Pictured L-R: (forefront) Katie Ryerson and Zach Counsil; (background) Jennifer Cecil and Gab Desmond; Photography by Andrew Alexander

Like I said at the beginning, musicals haven’t been a major part of Great Canadian Theatre Company’s onstage offerings. Ordinary Days however shows that musicals can be part of a major theatre company’s repertoire without having to be escapist entertainment, or children’s theatre (this is very much a show about adult issues, but I wouldn’t caution you against bringing children in), or ride on the momentum of a well-established Broadway hit in the same way that community productions of musical theatre often do.

We’re slowly breaking out of this way of thinking, but the traditional notion that musicals don’t count as serious theatre still prevails to a certain extent in this day and age. Even when I was in my undergraduate program at uOttawa there were a fair number of musical theatre fans in my classes (myself included) who were disappointed to learn that serious academia found certain kinds of musical theatre interesting (Greek tragedy, opera, Brecht) and worthy of study but that the more ‘traditional’ kind of musical (The Sound of Music, Grease, etc.) was barely worth considering from that point of view.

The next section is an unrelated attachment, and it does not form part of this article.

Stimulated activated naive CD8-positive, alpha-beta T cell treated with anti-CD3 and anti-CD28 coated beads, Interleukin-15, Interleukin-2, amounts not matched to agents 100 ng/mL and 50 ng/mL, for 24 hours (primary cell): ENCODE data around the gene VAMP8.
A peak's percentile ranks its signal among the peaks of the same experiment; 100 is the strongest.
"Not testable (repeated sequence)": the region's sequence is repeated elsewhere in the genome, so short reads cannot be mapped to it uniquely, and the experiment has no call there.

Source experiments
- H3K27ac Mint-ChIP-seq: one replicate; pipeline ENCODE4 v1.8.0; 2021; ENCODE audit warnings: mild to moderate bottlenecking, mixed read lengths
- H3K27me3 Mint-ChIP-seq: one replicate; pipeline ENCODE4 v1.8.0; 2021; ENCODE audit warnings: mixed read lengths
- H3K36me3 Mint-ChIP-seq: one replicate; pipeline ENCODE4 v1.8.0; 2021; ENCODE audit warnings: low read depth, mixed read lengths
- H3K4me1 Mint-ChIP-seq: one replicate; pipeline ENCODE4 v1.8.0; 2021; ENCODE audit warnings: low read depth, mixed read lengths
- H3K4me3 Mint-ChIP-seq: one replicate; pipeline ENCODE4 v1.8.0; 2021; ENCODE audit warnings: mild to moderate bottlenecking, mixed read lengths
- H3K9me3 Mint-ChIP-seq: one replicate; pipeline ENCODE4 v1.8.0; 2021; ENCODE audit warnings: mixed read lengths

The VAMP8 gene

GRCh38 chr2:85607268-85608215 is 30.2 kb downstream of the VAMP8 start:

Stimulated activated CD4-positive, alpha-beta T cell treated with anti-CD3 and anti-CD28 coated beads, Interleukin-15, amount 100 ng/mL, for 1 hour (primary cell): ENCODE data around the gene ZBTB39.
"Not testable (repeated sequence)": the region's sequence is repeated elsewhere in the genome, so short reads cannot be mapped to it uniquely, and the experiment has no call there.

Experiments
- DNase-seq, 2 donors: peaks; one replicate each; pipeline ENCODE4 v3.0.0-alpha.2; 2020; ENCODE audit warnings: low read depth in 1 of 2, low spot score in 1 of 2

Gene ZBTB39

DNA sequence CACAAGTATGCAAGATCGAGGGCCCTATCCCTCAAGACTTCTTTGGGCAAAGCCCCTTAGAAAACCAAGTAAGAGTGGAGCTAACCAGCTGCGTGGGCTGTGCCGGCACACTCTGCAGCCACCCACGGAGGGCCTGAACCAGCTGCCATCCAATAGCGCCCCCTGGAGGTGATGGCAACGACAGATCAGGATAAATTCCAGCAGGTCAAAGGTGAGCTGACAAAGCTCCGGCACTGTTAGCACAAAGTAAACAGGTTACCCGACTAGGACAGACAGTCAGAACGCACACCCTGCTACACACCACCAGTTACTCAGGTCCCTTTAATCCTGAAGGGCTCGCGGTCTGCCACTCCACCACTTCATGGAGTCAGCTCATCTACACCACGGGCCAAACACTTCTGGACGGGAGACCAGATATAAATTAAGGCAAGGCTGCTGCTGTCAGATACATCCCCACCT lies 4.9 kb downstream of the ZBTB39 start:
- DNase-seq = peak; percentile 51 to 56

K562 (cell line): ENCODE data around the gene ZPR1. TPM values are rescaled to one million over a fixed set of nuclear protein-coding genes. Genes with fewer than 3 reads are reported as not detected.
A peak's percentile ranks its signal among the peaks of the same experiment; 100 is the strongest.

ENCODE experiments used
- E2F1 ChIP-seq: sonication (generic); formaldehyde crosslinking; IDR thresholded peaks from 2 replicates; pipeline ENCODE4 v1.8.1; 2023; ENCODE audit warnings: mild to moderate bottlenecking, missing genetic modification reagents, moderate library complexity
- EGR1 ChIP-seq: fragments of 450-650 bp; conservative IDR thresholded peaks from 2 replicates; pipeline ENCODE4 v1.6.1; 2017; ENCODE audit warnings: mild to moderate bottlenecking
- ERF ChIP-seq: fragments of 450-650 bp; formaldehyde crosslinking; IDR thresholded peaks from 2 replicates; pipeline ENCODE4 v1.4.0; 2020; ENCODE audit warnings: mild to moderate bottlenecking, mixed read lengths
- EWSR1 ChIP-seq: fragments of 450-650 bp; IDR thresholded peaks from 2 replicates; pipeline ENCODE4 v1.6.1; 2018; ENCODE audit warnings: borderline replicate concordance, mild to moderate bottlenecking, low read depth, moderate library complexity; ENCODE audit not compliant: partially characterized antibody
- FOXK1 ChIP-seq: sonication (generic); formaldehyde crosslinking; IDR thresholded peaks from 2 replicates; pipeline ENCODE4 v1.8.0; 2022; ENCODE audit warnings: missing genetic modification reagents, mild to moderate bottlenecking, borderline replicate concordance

At the same time however, in the last decade or so we’ve seen musicals become more and more of a regular feature at the National Arts Centre locally, and on a more national level the musical productions at Stratford (next season will feature The Music Man and The Rocky Horror Show) are now as much of a box office draw as the Shakespearean plays (their 2009 production of West Side Story was preferred by several critics to the Broadway revival that was playing at the same time). There are a few things about Ordinary Days that I’d rather weren’t there (young people trying to ‘make it’ in New York is a rather tired concept), but on the whole this production sets the stage for a growing musical theatre scene in Ottawa that accepts that musicals can say as much about the human condition as ‘legitimate theatre’, albeit in a different way.